How to impeach a president

what is the only penalty that can be imposed on someone who is impeached
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When America’s founding fathers were debating how to set up a brand-new government, they ran into a problem: What should happen if a president, in Benjamin Franklin’s words, has “rendered himself obnoxious?” Most countries didn’t have elected leaders. Or ways to get rid of them, if necessary. So Franklin and the framers turned to a provision of British common law known as impeachment: Trial, conviction, punishment. In Great Britain, impeachment could be brought against anybody, any citizen. And it also could result in any punishment, including death. Michael Gerhardt is a constitutional law professor who literally wrote the book in impeachment. So they put impeachment in the constitution and then set up a whole series of unique american features in it. The constitution lays out three offenses for which any federal official, including the President, can be impeached. The first two, treason and bribery, are pretty straightforward. Treason means helping enemies of the United States. Bribery, taking money or gifts in exchange for a political favor. And the last phrase, other high crimes and misdemeanors, is not defined in the constitution

But these were thought to be serious offenses against the Republic, and serious breaches of trust. For three U.S. presidents, Andrew Johnson, Richard Nixon, and Bill Clinton, the question of whether to impeach and remove them from office centered around whether their behavior fit in this third category of high crimes and misdemeanors. The process of Impeachment has to start in the House of Representatives. Any member can introduce an impeachment resolution. A resolution, that President George W. Bush be impeached for high crimes and misdemeanors But plenty, like this one, go nowhere. That’s because impeachment charges, have to be approved by a majority of the House Judiciary Committee. Next, the full House of Representatives votes on whether to impeach. If a simple majority votes yes, the President is officially impeached. But that doesn’t mean they lose the presidency. That decision happens in a Senate trial. The Senators act as the jury. They hear evidence from both sides And if 67% of those Senators vote to to convict, the President is removed from office. This has never actually happened. In 1863,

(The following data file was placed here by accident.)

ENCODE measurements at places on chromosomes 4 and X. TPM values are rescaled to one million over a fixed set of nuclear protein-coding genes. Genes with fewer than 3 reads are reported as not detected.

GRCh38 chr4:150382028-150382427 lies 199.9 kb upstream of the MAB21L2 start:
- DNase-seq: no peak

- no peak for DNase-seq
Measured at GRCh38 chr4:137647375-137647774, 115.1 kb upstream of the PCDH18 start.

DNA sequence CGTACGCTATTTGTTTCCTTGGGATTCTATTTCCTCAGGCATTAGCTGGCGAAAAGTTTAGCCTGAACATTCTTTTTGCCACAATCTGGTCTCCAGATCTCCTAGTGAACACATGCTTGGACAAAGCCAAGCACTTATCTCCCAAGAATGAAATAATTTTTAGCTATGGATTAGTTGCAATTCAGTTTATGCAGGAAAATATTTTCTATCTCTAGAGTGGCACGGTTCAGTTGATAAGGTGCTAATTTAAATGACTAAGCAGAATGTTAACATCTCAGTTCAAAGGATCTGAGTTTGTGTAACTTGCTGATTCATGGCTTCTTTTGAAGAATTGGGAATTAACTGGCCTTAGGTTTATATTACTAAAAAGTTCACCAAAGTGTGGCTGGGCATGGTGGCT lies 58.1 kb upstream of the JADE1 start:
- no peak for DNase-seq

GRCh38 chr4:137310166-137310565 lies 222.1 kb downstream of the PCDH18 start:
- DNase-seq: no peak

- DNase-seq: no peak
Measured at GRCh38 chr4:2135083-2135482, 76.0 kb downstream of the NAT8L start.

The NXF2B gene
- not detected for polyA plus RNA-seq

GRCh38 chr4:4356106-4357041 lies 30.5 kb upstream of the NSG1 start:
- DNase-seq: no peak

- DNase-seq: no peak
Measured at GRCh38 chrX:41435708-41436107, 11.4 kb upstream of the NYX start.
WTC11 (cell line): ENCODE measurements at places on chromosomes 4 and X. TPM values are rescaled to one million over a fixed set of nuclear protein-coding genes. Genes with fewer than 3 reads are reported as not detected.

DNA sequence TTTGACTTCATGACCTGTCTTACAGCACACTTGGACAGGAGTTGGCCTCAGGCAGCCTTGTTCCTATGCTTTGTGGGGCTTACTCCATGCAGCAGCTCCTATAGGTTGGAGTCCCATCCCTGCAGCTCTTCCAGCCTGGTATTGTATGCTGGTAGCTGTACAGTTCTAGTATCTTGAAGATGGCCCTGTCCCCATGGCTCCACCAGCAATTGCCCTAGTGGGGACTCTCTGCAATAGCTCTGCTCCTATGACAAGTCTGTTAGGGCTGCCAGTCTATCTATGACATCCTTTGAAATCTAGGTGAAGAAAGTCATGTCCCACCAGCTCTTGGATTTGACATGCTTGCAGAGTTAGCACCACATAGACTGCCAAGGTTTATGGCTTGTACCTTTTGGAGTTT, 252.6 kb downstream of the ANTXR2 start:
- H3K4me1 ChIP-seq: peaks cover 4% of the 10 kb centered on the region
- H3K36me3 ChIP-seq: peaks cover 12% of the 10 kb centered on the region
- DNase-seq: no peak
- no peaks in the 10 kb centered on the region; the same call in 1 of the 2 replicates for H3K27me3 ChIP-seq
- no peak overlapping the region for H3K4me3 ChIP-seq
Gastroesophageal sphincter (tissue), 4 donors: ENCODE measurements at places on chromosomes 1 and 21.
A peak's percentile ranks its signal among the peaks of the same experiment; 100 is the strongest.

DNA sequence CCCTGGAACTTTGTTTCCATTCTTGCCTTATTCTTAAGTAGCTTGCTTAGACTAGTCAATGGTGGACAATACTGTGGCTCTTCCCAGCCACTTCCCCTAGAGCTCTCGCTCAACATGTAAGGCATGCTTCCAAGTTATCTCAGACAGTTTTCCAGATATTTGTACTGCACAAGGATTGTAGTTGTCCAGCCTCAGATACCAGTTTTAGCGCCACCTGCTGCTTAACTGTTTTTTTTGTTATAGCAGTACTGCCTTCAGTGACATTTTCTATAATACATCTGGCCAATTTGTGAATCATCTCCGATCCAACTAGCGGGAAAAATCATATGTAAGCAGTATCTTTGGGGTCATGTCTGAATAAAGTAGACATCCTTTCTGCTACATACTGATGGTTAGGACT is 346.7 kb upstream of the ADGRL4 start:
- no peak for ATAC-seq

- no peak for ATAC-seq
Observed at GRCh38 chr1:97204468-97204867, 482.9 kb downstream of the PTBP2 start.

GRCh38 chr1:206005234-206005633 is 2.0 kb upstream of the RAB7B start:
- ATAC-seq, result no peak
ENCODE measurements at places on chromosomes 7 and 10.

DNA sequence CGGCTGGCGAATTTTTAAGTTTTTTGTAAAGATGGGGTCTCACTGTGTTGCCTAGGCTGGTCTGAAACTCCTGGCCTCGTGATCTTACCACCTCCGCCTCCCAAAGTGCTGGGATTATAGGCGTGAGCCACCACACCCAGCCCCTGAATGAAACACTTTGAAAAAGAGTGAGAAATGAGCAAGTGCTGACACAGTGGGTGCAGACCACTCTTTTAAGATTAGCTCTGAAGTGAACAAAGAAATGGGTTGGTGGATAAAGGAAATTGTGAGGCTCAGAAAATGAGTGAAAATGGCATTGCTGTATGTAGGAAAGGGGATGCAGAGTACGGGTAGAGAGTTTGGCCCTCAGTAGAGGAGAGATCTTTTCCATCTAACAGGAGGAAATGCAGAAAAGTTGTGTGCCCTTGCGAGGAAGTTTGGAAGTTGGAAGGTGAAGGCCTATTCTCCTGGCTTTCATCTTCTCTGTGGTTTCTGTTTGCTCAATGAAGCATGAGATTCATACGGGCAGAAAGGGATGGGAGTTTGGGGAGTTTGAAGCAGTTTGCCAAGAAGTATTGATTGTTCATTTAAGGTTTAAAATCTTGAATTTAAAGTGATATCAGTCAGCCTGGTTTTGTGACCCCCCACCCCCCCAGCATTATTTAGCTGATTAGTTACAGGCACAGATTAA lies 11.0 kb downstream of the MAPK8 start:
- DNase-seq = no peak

a House majority voted to impeach Andrew Johnson for firing is Secretary of War. This was after months of conflict after Reconstruction following the civil war. The only other president impeached by the House was Bill Clinton in 1998. But in both cases, not enough Senators voted to actually remove them from office. Johnson was only one vote short, but in Clinton’s case, it wasn’t even close The Respondent, William Jefferson Clinton, is not guilty as charged in the Senate article of impeachment. That’s because votes in Clinton’s impeachment in the House and trial in the Senate were split almost completely by party. part of the disagreement within the Senate had to do with the context in which Clintons actions had taken place. The whole thing started when Clinton was sued for sexual harassment by a woman named Paula Jones, who worked for him when he was Governor of Arkansas. In a deposition for that case, Jones’ lawyers asked Clinton if he’d had a sexual relationship with a different employee– a White House intern named Monica Lewinsky. Clinton said he hadn’t.

I did not have sexual relations with that woman. Ms. Lewinsky. But that wasn’t true. I had intimate contact with her that was inappropriate. The house will be in order. Republicans in the house argued Clinton should be impeached for lying under oath. What the defenders want to do is lower the standards by which we judge this president, and lower the standards for our society by doing so. Democrats disagreed that the offense was serious enough to be called a “high crime.” At one point, they walked out of the chamber in protest. There is one small segment on the far-right, who have lost all objectivity, and are determined to impeach the President at all costs. House Resolution 6, 11, resolved, that William Jefferson Clinton, President of the United States, is impeached, for high crimes and misdemeanors. But Clinton’s popularity didn’t really suffer. There was not a sense the American people are demanding that he be tossed out of office. Not a single Democratic Senator voted to remove Clinton from office. Typically, you need to have members of more than

That’s one of the major differences between Clinton’s case and President Richard Nixon’s. Over the course of several months in 1973, members of Congress, and the American people, learned about Nixon’s possible involvement in a break-in at the offices of the Democratic National Committee. By the time the charges had been shown to have some evidence supporting them, the public began to kind of render a judgement against Nixon, which was, his popularity plummeted. That evidence came out because Republicans, members of Nixon’s own party, in both the House and Senate, called for investigations into the President’s behavior. In the House Judiciary Committee, Republicans joined with Democrats to approve Articles of Impeachment against Nixon. But Nixon resigned before the full house could vote on impeachment because Republican leaders had told him there was no way he’d survive. Which explains why no president has ever been removed from office by impeachment. For that to happen, the president doesn’t just have to commit some high crime or misdemeanor. He has to lose his own party. In which case, history suggests he’ll see himself out.

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